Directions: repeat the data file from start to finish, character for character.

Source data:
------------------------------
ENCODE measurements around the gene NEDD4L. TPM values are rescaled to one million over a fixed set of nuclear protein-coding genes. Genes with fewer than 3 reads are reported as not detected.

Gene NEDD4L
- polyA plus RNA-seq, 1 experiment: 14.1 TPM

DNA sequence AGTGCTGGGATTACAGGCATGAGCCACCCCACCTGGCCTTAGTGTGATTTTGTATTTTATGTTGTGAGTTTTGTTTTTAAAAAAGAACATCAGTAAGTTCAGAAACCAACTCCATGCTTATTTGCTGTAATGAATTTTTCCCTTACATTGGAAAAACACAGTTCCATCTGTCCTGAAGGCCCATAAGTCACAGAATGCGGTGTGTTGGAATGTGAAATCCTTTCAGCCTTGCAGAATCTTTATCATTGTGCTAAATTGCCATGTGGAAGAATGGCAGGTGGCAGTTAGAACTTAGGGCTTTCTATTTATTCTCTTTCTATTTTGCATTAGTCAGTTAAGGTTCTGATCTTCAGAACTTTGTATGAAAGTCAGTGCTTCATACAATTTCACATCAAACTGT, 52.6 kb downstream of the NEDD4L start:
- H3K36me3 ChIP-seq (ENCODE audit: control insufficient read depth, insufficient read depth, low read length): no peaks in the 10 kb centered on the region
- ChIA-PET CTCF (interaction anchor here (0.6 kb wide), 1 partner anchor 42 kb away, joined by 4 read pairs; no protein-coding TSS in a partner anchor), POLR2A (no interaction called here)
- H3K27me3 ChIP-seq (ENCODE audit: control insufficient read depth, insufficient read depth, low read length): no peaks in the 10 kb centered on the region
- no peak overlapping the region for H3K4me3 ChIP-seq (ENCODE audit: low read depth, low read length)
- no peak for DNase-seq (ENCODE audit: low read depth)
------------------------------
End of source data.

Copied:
ENCODE measurements around the gene NEDD4L. TPM values are rescaled to one million over a fixed set of nuclear protein-coding genes. Genes with fewer than 3 reads are reported as not detected.

Gene NEDD4L
- polyA plus RNA-seq, 1 experiment: 14.1 TPM

DNA sequence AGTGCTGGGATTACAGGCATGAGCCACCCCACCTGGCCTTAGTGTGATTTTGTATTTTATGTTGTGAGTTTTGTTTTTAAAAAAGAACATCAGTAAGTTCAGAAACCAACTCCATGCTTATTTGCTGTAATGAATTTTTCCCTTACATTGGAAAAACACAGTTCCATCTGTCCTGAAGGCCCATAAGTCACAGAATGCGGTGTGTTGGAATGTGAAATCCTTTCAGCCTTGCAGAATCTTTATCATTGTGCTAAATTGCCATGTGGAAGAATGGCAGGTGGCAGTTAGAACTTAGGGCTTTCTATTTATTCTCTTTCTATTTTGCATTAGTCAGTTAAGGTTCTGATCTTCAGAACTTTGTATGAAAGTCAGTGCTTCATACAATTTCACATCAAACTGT, 52.6 kb downstream of the NEDD4L start:
- H3K36me3 ChIP-seq (ENCODE audit: control insufficient read depth, insufficient read depth, low read length): no peaks in the 10 kb centered on the region
- ChIA-PET CTCF (interaction anchor here (0.6 kb wide), 1 partner anchor 42 kb away, joined by 4 read pairs; no protein-coding TSS in a partner anchor), POLR2A (no interaction called here)
- H3K27me3 ChIP-seq (ENCODE audit: control insufficient read depth, insufficient read depth, low read length): no peaks in the 10 kb centered on the region
- no peak overlapping the region for H3K4me3 ChIP-seq (ENCODE audit: low read depth, low read length)
- no peak for DNase-seq (ENCODE audit: low read depth)